“The robots are coming! The robots are coming! They are coming and they will completely alter our economic reality. However, instead of planning for this revolutionary change, America’s politicians — from …Bernie Sanders on down — continue to cling to the illusion that, with the right tinkering, there can be enough jobs enough for everyone, just like in the good old days. Well, the good old days are gone, and a story on the Futurism website demonstrates why.” D. Horsey, LA Times
ESL Voices Lesson Plan for this post with Answer Key
“Changying Precision Technology Co.’s cellphone factory in China recently replaced 90% of its workers with machines and saw productivity increase by 250% while the number of product defects fell by 80%. This is great news for the company, not so great news for the now-unemployed workers. Because free-market capitalism moves relentlessly toward innovation and efficiency, this is a phenomenon that will be repeated in small steps and big leaps in every industrialized society.
A White House report released in December says 83% of U.S. jobs in which people make less than $20 per hour are now, or soon will be, subject to automation. Additionally, thanks to the new marvel of driverless vehicles, all the underemployed folks who have found a slot driving for Uber and Lyft may soon find themselves redundant.
Andrew Yang, founder and chief executive of Venture for America, published an article this month that cites the White House report and warns Americans to get ready for an era of 60% unemployment. Having surveyed the thinking of top innovators in Silicon Valley, Yang says, ‘Literally the smartest people in the world think an unprecedented wave of job destruction is coming with the development of artificial intelligence, robotics, software and automation.’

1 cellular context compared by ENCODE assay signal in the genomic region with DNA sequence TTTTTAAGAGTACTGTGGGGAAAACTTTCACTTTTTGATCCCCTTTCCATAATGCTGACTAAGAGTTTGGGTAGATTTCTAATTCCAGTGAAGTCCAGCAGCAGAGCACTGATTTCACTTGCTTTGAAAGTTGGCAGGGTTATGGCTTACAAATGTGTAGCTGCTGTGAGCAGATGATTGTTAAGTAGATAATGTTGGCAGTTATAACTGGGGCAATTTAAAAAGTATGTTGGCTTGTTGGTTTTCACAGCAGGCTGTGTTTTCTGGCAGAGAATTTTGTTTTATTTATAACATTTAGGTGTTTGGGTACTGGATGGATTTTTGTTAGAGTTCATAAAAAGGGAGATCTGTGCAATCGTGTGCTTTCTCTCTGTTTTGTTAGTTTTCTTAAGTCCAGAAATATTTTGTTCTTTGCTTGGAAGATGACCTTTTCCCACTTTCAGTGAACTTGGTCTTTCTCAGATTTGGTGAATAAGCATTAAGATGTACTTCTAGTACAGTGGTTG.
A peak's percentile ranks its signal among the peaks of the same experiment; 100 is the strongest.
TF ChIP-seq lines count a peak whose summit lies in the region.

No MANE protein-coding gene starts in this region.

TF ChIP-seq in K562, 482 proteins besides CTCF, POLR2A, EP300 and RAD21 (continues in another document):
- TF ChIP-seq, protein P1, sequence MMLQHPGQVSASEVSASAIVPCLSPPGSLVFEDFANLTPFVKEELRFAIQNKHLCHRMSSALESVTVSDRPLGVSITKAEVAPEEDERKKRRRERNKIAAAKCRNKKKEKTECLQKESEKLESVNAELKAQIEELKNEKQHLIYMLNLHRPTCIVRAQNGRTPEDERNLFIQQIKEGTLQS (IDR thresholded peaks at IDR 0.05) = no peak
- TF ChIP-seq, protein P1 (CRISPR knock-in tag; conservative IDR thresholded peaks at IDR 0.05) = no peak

And he quotes perhaps the brainiest guy in the world, scientist Stephen Hawking, as saying the ‘rise of artificial intelligence is likely to extend job destruction deep into the middle classes, with only the most caring, creative or supervisory roles remaining.’
Right now, it is tough for anyone with a high school education to find a job that pays enough money to live on. In just a few years, millions of jobs at the low end of the economic spectrum will be taken over by machines and the undereducated will be completely out of luck.
It will not just be hamburger flippers in trouble, though — or truckers or factory workers. Numerous middle-class office workers will be displaced by robots, as well.”
NOTE: Lessons can also be used with native English speakers.
Level: Intermediate – Advanced
Language Skills: Reading, writing, and speaking. Vocabulary and grammar activities are included.
Time: Approximately 2 hours.
Materials: Student handout (from this lesson) and access to news article.
Objective: Students will read and discuss the article with a focus on improving reading comprehension and learning new vocabulary. At the end of the lesson students will express their personal views on the topic through group work and writing.
I. Pre-Reading Activities
Predictions: Using a Pre-reading Organizer